Joćo Labrincha, Paula Seabra and Leire Buruberri discovered a new method to create a cement with zero toxicity based on industrial waste
There are about two million tons of industrial waste produced in Portugal annually and whose fate a group of researchers of CICECO (UA) want to turn into cement. The solution aims not only to end the environmental problem caused by landfills deposition of industrial waste, in which there a life span of tens of thousands of years, but also enhancing the its value as raw material.
Among the industrial waste whose researchers found a way to give a second life, are mostly inorganic, as the ash produced by cellulose industry, debris from quarries and toxic red sludge from aluminum plants. The achieved result is cement with zero toxicity and that meets as well market functionality standards.
"The cement that we have achieved can be used as the existing ones," says João Labrincha. The researcher of the Department of Materials and Ceramic Engineering and CICECO, and research coordinator reveals that the work "replicated the Portland cement compositions, the common hydraulic binder" -the type of cement most used in construction because of its high resistance.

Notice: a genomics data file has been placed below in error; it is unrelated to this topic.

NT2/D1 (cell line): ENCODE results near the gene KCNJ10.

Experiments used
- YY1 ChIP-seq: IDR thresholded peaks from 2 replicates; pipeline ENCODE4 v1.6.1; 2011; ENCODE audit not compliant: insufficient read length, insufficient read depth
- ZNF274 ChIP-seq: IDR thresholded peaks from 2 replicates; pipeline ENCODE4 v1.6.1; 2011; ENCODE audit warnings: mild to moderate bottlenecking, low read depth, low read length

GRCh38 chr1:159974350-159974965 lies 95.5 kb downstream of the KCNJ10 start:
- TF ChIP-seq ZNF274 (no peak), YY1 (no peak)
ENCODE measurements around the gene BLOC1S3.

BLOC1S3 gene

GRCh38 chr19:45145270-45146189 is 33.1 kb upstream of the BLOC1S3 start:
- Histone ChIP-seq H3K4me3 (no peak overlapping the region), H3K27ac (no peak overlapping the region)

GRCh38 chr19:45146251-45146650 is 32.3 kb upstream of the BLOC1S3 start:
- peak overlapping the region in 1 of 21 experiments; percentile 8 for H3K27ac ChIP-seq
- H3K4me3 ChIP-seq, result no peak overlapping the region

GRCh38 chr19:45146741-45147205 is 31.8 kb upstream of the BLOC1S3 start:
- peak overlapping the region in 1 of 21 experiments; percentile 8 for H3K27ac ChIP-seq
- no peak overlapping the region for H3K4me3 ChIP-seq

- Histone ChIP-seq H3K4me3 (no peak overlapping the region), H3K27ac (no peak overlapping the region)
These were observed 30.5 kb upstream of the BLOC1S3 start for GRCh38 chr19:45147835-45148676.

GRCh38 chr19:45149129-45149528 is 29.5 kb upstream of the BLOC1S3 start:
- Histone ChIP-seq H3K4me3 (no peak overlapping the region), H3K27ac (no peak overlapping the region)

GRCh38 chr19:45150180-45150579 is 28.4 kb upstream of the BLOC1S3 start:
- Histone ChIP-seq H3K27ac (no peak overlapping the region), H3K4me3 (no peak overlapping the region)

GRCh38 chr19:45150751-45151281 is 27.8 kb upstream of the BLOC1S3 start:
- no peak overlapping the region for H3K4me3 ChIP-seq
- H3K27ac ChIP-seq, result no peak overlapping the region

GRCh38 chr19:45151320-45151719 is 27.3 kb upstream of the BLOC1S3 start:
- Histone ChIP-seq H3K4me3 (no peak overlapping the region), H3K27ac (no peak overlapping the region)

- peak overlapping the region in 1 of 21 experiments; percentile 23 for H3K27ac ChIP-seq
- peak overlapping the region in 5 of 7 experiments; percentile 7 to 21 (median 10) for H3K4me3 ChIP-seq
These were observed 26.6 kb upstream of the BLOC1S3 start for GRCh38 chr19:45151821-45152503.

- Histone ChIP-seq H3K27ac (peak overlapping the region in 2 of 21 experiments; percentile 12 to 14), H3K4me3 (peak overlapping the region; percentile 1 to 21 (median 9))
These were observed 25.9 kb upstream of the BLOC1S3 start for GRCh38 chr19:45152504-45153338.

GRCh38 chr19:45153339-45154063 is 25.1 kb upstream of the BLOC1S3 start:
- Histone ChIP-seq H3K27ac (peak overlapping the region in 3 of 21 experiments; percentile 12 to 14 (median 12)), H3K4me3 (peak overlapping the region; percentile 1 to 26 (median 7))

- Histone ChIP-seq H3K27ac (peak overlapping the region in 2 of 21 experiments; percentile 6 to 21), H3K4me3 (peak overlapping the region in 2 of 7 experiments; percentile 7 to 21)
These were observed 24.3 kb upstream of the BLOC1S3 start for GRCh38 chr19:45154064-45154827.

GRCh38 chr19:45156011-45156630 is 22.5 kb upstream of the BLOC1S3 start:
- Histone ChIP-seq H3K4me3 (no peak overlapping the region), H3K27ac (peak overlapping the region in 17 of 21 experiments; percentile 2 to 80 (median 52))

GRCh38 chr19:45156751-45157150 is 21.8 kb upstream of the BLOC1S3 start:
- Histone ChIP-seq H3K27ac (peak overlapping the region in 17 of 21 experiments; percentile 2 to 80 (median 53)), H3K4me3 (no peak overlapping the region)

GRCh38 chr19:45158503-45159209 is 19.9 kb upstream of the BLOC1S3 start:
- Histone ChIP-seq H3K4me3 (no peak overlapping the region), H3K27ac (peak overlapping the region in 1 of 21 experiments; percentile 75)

In parallel, and with the same ingredients, researchers João Labrincha, Paula Seabra and Leire Buruberri managed to also make a concrete "based on belite and tricalcium silicate which are constituents of Portland cement," and that is more ecofriendly "because it is baked at a lower temperature [1300 Celsius degrees instead of the 1450 from the ordinary Portland]. As such, this cement is even greener as "saves a considerable amount of energy in the manufacture and reduce carbon dioxide emissions".
The manufacturing process of cement based on industrial waste is very similar to the method already used by industry, but has some secrets and a difference. "The good ground mixture components based on clay and limestone was replaced by waste. This [mix] is then placed directly in an oven and generates, after calcination, a powder called clinker with hydraulic characteristics" says João Labrincha. "This means that it react [hardening] with water, generating solid structures," explains the researcher. As for the organic component, if present in the waste, says João Labrincha, "is completely burned in furnaces and can be transformed into thermal energy."
In a recently published study in the Journal of Hazardous Materials, an international journal in the environmental area, the CICECO team focused on the waste generated by pulp mills. João Labrincha remembers that just one of the Portuguese pulp manufactering business groups, produces over 150 tons of waste per year. This is just a small sample of the amount of industrial waste produced in the country that the team want to see literally climb the walls.